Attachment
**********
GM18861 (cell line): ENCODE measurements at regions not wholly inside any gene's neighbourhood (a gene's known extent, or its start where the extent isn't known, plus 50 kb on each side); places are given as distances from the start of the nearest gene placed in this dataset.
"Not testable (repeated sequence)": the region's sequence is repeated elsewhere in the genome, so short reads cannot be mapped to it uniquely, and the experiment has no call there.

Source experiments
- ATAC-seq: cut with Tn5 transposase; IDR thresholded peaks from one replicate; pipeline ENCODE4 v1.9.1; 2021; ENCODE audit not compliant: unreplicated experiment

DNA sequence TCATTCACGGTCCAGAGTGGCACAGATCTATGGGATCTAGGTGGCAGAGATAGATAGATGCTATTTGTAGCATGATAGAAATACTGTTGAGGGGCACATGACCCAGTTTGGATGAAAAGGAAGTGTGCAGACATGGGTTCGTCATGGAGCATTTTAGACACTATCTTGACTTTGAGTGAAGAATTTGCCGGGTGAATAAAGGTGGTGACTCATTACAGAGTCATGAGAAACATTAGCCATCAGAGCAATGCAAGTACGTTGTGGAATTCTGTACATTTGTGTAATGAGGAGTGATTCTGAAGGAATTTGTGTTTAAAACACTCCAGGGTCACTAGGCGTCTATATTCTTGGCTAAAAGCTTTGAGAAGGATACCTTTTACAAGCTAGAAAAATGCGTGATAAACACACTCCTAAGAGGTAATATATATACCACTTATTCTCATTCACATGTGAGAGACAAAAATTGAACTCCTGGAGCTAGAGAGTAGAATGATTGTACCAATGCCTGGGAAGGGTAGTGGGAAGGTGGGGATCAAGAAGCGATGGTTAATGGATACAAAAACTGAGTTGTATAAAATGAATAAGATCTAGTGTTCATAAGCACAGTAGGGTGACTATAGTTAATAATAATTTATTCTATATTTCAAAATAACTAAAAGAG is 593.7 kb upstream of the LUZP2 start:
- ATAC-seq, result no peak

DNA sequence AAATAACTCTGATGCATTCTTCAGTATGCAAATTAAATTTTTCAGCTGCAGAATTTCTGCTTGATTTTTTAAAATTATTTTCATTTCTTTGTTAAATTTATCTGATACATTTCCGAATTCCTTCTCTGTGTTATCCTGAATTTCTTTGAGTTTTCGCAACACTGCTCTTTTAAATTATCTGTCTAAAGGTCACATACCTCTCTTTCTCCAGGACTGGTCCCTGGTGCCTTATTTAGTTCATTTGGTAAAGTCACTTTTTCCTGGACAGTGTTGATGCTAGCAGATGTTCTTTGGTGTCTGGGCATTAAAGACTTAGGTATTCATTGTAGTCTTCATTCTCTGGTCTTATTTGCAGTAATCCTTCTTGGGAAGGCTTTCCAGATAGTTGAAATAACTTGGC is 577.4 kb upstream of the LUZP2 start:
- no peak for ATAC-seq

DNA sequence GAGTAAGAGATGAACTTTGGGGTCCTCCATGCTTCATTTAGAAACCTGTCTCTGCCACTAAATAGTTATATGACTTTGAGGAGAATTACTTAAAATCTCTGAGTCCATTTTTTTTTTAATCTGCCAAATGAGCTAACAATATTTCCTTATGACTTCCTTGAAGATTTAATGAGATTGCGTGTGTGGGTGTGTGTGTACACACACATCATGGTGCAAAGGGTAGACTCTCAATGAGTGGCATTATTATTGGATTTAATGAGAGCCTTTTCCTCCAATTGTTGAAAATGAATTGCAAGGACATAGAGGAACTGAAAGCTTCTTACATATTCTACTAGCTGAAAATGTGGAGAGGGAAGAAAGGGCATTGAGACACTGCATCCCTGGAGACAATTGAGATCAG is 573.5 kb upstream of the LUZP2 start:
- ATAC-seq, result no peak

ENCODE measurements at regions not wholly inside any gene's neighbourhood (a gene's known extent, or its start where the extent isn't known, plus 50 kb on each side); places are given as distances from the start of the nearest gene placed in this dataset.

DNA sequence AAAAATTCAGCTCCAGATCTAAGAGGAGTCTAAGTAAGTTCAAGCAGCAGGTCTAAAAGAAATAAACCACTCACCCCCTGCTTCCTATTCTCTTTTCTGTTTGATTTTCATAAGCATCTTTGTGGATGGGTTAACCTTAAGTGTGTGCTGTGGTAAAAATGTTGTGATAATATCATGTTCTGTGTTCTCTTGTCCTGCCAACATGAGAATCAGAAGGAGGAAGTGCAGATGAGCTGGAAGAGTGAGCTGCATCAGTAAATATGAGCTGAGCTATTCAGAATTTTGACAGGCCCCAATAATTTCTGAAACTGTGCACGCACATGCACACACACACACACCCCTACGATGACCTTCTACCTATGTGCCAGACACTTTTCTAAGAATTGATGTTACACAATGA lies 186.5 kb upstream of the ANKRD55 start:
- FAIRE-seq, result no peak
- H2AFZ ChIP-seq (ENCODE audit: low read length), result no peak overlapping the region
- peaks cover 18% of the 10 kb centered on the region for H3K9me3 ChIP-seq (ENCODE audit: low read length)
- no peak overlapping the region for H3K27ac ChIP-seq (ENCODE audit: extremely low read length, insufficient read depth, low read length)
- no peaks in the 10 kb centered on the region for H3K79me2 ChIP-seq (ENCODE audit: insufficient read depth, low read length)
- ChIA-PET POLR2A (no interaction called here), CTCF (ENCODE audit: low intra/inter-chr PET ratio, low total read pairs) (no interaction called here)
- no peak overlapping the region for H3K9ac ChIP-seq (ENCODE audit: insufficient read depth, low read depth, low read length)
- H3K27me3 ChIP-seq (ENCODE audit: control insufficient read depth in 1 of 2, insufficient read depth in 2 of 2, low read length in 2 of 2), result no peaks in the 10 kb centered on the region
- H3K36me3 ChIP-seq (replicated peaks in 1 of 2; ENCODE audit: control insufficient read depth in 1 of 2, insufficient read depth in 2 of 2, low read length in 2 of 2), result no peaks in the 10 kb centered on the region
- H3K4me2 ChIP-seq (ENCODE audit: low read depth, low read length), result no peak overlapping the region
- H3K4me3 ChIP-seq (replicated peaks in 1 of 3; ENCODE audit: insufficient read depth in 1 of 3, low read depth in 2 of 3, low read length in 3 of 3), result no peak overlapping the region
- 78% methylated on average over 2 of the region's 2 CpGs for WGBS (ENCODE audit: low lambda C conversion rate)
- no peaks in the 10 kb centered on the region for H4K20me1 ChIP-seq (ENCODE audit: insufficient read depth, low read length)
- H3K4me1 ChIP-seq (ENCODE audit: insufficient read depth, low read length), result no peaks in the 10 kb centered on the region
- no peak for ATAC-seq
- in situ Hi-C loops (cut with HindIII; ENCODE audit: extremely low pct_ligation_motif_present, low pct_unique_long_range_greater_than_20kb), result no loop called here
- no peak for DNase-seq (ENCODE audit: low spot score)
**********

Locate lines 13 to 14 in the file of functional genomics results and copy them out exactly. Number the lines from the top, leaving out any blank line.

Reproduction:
- FAIRE-seq, result no peak
- H2AFZ ChIP-seq (ENCODE audit: low read length), result no peak overlapping the region